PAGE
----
Family seeks autopsy reform in memory of deceased Fond du Lac woman
SAWYER -- In the tiny St. Mary and Joseph's Catholic Cemetery, a fresh plywood structure sits over Autumn Martineau's grave, not quite level on the still-frozen ground.
SAWYER - In the tiny St. Mary and Joseph’s Catholic Cemetery, a fresh plywood structure sits over Autumn Martineau’s grave, not quite level on the still-frozen ground.
The spirit house - as it’s known in the Anishinaabe culture - was placed there by the Martineau family last Sunday, an important step in their healing process after losing 24-year-old Autumn to a car crash on Feb. 10.
According to their teachings, Autumn’s spirit can travel through a triangular window cut into the front of the house. The family will periodically leave offerings such as tobacco and food on a ledge at the window.
“Just doing things like that, it makes you feel so much better,” said her mother, Joy Martineau. “The ways and traditions are so important.”
While they’ve taken steps to overcome their grief, family members haven’t been able to eliminate their frustration over the events that followed the death of Autumn, an enrolled member of the Fond du Lac Band of Lake Superior Chippewa.
They feel their religious beliefs were violated when a medical examiner took her body from a Cloquet hospital to a Hibbing morgue and planned to conduct an autopsy - a procedure that is prohibited in their culture. The family’s religious beliefs require that a body remain intact.
“We still have anger,” said her aunt, Lynn Olson. “That’s not right. We shouldn’t have that.”
They’re now supporting legislation that’s been introduced in the Minnesota Legislature that would allow families to lodge religious objections to autopsies. If passed, Minnesota would join a handful of other states that allow for religious exemptions under statute or case law.
Supporters say passage of the legislation won’t come easily, and they’ve already been met with resistance from some medical examiners and county attorneys who feel the bill could interfere with death investigations.
Still, it’s a fight that Joy Martineau plans to carry on in her daughter’s memory.
“I’m just hoping this will work out where other families won’t have to go through what we went through,” she said. “She didn’t die for nothing. There was purpose in her passing.”
Autumn Martineau was a passenger in a car that was broadsided at the junction of Interstate 35 and Minnesota Highway 33 in Cloquet on Feb. 10. She was pronounced dead of blunt force trauma injuries a short time later at Community Memorial Hospital in Cloquet.
When Dr. Thomas Uncini, the newly appointed Carlton County medical examiner, ordered an autopsy, family members and tribal leaders were irate.
It was the second time that week that a dispute arose over the planned autopsy of a tribal member. Days earlier, Mille Lacs Band of Ojibwe spiritual leader Mushkoob Aubid, 65, died after a single-vehicle crash near Cromwell. His body was taken to the medical school at the University of Minnesota Duluth, where an autopsy was planned.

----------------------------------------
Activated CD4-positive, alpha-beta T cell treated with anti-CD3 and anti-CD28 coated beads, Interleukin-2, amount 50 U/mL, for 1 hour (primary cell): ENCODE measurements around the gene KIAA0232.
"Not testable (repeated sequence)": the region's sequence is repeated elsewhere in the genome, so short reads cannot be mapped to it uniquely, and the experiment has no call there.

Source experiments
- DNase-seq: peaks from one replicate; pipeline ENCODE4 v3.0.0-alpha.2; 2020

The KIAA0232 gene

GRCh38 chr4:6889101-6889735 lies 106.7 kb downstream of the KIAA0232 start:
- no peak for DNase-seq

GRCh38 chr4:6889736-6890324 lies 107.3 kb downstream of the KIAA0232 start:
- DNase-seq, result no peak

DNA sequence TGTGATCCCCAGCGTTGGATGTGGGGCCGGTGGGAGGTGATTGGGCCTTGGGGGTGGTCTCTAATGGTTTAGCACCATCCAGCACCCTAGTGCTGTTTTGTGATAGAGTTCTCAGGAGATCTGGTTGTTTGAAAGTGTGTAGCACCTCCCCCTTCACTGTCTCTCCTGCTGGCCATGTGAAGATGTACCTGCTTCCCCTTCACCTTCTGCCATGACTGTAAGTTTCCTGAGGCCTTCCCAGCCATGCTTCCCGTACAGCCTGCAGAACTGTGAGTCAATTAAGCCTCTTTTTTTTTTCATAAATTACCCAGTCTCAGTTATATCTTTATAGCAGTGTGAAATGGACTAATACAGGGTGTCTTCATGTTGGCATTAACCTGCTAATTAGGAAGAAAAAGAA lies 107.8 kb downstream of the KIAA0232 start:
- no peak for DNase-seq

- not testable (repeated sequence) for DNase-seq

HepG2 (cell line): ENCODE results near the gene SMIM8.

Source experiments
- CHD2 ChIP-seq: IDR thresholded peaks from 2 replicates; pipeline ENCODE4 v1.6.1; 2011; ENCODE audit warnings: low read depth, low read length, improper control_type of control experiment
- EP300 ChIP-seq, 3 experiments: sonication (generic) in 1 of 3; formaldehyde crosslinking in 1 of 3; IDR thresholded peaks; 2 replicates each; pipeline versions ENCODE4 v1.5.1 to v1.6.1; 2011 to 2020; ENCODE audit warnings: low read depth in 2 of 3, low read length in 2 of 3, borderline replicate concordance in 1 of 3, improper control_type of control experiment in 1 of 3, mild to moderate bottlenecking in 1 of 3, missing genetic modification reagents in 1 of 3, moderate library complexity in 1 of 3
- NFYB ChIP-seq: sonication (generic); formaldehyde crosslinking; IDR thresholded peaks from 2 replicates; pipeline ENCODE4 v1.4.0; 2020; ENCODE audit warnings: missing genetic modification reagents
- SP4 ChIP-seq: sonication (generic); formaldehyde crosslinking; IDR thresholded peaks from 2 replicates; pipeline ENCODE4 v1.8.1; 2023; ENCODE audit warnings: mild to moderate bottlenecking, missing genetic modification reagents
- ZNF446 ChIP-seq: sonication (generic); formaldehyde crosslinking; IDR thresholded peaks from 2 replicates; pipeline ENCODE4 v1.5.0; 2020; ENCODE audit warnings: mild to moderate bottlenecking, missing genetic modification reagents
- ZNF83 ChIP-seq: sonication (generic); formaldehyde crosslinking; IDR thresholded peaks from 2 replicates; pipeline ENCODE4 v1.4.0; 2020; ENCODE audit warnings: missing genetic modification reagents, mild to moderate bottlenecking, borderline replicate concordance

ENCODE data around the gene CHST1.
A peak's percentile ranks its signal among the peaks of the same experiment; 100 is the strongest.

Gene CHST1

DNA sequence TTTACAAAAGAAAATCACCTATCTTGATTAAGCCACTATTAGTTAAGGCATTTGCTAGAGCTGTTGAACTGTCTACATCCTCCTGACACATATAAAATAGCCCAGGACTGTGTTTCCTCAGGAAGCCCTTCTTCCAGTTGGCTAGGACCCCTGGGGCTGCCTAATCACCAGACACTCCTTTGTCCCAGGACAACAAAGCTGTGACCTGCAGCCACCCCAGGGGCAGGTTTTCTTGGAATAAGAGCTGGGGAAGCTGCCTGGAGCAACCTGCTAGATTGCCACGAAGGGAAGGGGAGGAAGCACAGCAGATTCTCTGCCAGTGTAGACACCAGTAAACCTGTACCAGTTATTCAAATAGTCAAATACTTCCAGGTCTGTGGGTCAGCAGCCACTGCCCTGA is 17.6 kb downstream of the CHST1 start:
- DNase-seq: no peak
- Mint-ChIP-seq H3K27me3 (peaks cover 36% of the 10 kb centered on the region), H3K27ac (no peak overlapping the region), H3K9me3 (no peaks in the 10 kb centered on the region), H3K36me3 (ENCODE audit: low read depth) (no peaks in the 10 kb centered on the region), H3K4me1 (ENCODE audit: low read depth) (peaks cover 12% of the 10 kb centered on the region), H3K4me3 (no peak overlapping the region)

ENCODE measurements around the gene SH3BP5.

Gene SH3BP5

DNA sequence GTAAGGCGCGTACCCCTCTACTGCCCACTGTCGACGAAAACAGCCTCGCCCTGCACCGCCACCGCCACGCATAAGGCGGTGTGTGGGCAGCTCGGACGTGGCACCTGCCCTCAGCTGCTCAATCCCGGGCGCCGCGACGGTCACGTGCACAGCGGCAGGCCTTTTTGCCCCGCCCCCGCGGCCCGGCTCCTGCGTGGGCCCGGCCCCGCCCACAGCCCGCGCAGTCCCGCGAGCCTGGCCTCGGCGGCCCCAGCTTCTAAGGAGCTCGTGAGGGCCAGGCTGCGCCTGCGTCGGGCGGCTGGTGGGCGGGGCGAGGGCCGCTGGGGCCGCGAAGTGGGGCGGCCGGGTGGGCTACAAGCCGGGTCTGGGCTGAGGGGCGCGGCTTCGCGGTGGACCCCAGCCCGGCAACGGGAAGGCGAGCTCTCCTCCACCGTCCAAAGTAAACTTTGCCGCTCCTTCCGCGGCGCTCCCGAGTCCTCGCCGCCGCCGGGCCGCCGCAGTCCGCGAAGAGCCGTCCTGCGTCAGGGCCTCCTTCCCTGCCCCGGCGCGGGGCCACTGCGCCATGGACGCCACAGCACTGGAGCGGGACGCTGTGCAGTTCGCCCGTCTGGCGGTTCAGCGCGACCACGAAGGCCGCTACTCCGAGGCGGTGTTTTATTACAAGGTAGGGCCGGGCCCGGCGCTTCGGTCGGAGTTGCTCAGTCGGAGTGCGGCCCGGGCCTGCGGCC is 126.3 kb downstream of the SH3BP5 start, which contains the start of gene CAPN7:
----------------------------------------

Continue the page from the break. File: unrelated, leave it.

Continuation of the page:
“I just think that people outside the community have to realize this is our way of life,” Olson said. “We don’t question Christianity or Catholicism or Judaism or any other religion. I don’t see why they should question ours.”
In both cases, the bodies were released without autopsies after attorneys secured injunctions from 6th Judicial District Judge Robert Macaulay and met with county officials.
However, tribal leaders said the cases demonstrated the need for legislation to explicitly address religious objections.
“It’s a teachable moment,” said Tadd Johnson, a UMD professor and an attorney for the Mille Lacs Band. “There are some common-sense changes that could be made to the law.”
Allowing religious objections
Under current Minnesota law, medical examiners and coroners are granted significant discretion in death investigations.
An autopsy can be ordered in any case in which the “public interest would be served,” under the statute. Religious objections are not addressed under current state law.
The bill introduced in the Legislature earlier this month would change that. Family representatives would be able to prevent autopsies in any case absent a “compelling state interest,” such as a homicide investigation or a public health concern.
The legislation proposes that if the medical examiner could not find common ground with a family, either party could take the case to district court and receive an expedited ruling from a judge.
Gail Kulick, a Milaca, Minn., attorney and the lead researcher for the bill, said those rights already are guaranteed to families. But the legislation could save grieving families from much hassle, she said.
“This bill basically puts into statute what we already have in the state constitution and case law,” said Kulick, who is a former state legislator. “It’s not like this is a brand-new law.”
Concerns about legislation